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22 Peculiar case of pacemaker insertion through a thrombosed superior vena cava (SVC)
  1. Mohamed Korani,
  2. Naill Campbell
  1. Manchester University NHS Foundation Trust


Introduction SVC obstruction is a known complication of pacemaker leads. It usually presents with superior vena cava (SVC) syndrome necessitating emergency intervention. The presence of such complication represents a rare technical challenge for device implanting.

Case We present a case of 54 years old gentleman who presented with pacemaker pocket infection. Extensive occlusion of SVC was accidentally discovered during left ventricular (LV) lead extraction. Thrombus was extending from the left internal jugular and left subclavian veins into the right atrium (figure 1 and 2). He was started on new oral anticoagulant (NOAC) as well as antibiotics.Waiting for 3–6 months on NOAC would be unpractical in this case and surgical approach is a risky procedure, therefore, emphasis has been placed on the percutaneous approaches to overcome the obstruction after completion of the antibiotic course to get access for pacemaker leads.

The endovascular repair (EVR) was done through the right common femoral vein after unsuccessful attempts across the jugular vein. Afterwards, the SVC occlusion was crossed and balloon angioplasty was performed from below using an 8 mm by 10 cm balloon and then from above using a 12 mm × 4 cm balloon.

Abstract 22 Figure 1 CT shows Left Subclavian, left inominant,left common carotid thrombosis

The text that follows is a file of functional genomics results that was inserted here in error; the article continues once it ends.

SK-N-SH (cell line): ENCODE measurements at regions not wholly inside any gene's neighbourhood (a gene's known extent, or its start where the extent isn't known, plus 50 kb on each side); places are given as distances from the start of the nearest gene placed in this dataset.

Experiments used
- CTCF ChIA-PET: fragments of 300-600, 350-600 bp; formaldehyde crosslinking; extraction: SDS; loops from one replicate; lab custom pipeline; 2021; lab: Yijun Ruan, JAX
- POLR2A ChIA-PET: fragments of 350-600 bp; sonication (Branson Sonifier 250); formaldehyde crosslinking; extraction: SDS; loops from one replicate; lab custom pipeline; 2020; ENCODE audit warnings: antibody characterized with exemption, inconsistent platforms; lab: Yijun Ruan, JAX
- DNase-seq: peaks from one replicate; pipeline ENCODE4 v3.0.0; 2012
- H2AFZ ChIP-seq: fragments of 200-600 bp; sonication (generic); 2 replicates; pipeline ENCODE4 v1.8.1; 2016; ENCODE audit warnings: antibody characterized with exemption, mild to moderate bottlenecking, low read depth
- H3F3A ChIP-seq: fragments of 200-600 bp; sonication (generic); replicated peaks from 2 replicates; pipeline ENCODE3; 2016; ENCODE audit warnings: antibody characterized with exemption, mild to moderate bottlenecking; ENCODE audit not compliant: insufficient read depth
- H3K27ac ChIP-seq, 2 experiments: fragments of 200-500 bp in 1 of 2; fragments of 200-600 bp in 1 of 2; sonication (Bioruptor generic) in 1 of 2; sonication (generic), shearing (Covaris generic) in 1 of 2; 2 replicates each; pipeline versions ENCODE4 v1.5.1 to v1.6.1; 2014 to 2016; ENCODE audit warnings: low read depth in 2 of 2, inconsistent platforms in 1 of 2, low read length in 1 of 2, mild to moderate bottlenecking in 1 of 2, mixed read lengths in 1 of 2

Eventually, the pacemaker was inserted via a right axillary puncture, crossing the SCV obstruction without difficulty until an area of fibrosis at SVC_RA junction hindered movement of lead towards RV. Unfortunately, the long sheath was not long enough to cross the obstruction. Hence, a 11F long sheath and a spiral stiff wire were used. The wire was positioned but screwing mechanism failed. Ultimately, a flexor 12 F sheath which is braided modified by cutting off haemostatic valve initially deployed lead to RV septum with good parameters. The sheath has been removed and the devise is inserted into pre-pectoral pocket.

Abstract 22 Figure 2 CT; partial SVC thrombosis

Discussion SVC obstruction following pacemaker occurs in 30%–50%. However, 1%–3% of cases present with SVC syndrome. There is numerous treatment options; percutaneous angioplasty, stent implantation, thrombolysis, surgical thrombectomy, and venous grafting. Surgical correction of SVC syndrome is a risky procedure, so emphasis has been placed over the last few decades on EVR as the success rate is high. In addition, lower procedure-related morbidity and shorter recovery period. However using the EVR technique during a pacemaker insertion to overcome asymptomatic SVC occlusion is relatively unique due to the rarity of cases. Life long anti-coagulation is important to reduce the incidence of thrombosis.

Conclusion Not only did the case demonstrate a new remarkable indication of EVR, but it represents the importance of multidisciplinary team approach to conquer peculiar challenges for pacemaker insertion.

  • Permanent pacemaker implantation
  • Superior vena cava occlusion
  • Per cutaneous endovascular repair

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